Joyce Campbell (from left), owner of the Recycla-Bell in Duluth, stands in front of the building with regular visitors Malahn Amend, 20, Genevieve Gaboriault, 16, and Leah Smith, 17, in February 1996. (Josh Meltzer / News-Tribune)



By Zita Lichtenberg, News-Tribune staff writer

Cutting lyrics and a raging electric guitar blast through giant speakers. In a room with black walls, a band is pounding out music and a group of kids are “moshing” — pushing against one another, trying to get to the center of the group.

In the other room the kids are more subdued, sitting and talking in booths that look like leftovers from a ’50s diner.

This is the Recycla-Bell in Duluth’s Endion neighborhood, and on this particular Saturday, around 200 14- to 20-year-olds have come to listen to music, talk and just hang out.

Once a Northwestern Bell telephone building at 1804 E. First St., it’s now a music venue for Northland bands and the only place in the Twin Ports these young people feel belongs to them.

A young woman in flowing clothing with glitter in her eyelashes stands next to the booths talking to Joyce Campbell, the Recycla-Bell’s owner.

She is Michelle Pesek, a 20-year-old pre-med student at the University of Wisconsin-Superior, and she is thanking Campbell for keeping the Recycla-Bell open.

“There’s a feeling of peace and camaraderie and the freedom to be ourselves here,”‘ Pesek said.

Despite minimal supervision — Joyce and her husband, Chris, are the only chaperones — the crowd at the Recycla-Bell is calm and self-controlled.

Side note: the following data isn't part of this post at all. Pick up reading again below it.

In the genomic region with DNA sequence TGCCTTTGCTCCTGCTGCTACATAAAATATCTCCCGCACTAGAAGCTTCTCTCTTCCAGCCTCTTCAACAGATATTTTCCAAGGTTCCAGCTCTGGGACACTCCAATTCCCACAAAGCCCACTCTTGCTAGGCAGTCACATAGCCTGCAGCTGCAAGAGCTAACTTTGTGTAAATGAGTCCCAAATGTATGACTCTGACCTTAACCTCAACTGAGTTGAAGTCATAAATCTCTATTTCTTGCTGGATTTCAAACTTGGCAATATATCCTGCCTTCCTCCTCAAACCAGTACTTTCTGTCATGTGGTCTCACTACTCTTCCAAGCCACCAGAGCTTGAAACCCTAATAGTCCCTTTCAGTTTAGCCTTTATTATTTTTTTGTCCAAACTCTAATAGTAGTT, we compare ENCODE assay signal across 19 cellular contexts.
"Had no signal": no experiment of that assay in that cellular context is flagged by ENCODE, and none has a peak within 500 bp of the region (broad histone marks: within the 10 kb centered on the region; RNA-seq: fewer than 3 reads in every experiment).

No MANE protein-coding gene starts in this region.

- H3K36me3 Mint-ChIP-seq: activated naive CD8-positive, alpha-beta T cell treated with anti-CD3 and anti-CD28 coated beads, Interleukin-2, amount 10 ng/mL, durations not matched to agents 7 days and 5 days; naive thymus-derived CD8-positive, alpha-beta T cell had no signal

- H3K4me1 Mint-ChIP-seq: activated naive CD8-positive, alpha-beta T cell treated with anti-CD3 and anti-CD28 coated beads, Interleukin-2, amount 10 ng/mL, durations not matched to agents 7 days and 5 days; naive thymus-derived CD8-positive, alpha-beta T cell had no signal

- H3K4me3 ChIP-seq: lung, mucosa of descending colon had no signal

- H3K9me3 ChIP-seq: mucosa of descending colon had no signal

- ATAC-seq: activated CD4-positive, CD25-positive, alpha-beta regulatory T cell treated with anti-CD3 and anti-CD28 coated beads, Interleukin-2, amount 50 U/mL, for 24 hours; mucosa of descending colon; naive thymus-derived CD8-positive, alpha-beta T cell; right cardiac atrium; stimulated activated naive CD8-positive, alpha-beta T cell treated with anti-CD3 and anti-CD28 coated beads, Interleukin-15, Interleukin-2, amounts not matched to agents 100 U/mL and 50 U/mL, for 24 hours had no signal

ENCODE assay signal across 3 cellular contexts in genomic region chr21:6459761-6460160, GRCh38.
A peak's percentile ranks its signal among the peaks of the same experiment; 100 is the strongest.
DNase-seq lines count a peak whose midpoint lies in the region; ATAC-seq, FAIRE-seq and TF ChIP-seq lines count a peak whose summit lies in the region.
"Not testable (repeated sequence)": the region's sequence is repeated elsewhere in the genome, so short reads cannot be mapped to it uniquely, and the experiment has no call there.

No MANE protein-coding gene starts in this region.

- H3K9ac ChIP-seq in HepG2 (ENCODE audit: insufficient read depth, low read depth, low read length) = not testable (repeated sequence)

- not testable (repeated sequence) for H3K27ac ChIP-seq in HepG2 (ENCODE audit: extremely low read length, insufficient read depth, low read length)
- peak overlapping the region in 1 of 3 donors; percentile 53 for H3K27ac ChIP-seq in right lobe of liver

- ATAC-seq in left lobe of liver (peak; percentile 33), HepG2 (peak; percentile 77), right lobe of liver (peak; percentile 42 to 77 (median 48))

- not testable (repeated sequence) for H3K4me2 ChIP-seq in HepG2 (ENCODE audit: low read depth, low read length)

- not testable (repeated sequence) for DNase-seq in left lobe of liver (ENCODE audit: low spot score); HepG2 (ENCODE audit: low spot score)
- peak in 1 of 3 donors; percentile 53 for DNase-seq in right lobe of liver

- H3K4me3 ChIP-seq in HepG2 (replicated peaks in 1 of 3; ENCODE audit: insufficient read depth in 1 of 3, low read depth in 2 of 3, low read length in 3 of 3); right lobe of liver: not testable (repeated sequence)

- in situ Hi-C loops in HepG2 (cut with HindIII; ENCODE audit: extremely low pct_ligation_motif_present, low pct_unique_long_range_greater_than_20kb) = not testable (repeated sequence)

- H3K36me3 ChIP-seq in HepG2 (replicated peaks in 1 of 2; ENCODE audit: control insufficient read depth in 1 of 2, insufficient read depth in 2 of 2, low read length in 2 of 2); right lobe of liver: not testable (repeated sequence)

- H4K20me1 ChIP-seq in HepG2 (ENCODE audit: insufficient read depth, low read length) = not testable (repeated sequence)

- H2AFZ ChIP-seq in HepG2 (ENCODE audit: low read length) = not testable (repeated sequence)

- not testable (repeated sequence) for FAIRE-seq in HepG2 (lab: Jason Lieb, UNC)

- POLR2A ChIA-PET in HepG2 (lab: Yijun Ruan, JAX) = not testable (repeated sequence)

“The owners are very good-hearted and respectful, and the kids don’t feel they are being repressed,” Pesek said.

“If they are repressed, they will rage against it,” she added, “but if they are treated like thinking, respectful teen-agers, they will act like thinking, respectful teen-agers.”

Some of them have dyed their hair unnatural colors and pierced their bodies in socially incorrect places. Others look like the kid next door in flannel shirts and blue jeans.

Regardless of their fashion statements, they defy some of the negative stereotypes adults hold about today’s young people.

Recycla-Bell patrons dance to live music in the dance area in January 1996. Young people of all ages crowded the dance floor. (Josh Meltzer / News-Tribune)

Freedom through responsibility

Recycla-Bell kids cooperate with and appreciate the Recycla-Bell rules: no alcohol, no tobacco and no drugs.

“It just doesn’t fly if you break the rules,” said Joel Hardesty, 19, whose band played at the first concert at the Recycla-Bell in 1991.

There is one compelling reason: the music. It is one of the only places teens in the Twin Ports can see local bands, along with occasional groups from Canada and other parts of the United States, playing music they like — rock, alternative, punk or ska (the precursor to reggae).

The young people here know they will decide the fate of the club themselves, and nobody wants to mess things up.

As insurance, John Stone, a Recycla-Bell regular, acts as the unofficial bouncer. He has kicked out people only one or two times. Drugs, alcohol and violence are not problems, he said.

Besides making sure the moshing doesn’t get out of hand, Stone, 20, recruits bands and runs the sound system. He said it’s important that the music and the environment at the Recycla-Bell are largely controlled by people under 21.

There is no decor except for a few posters, and the music room’s black walls and empty floor provide the perfect backdrop for bands and dancers who are attempting to escape the trappings of the adult world — if only for a few hours.

Besides having the minimalist atmosphere they crave, young people say the Recycla-Bell is a place to go and feel respected and accepted.

“It’s a place where kids can be in charge while still respecting some rules,” said Joel Monsaas Kilgour, 19.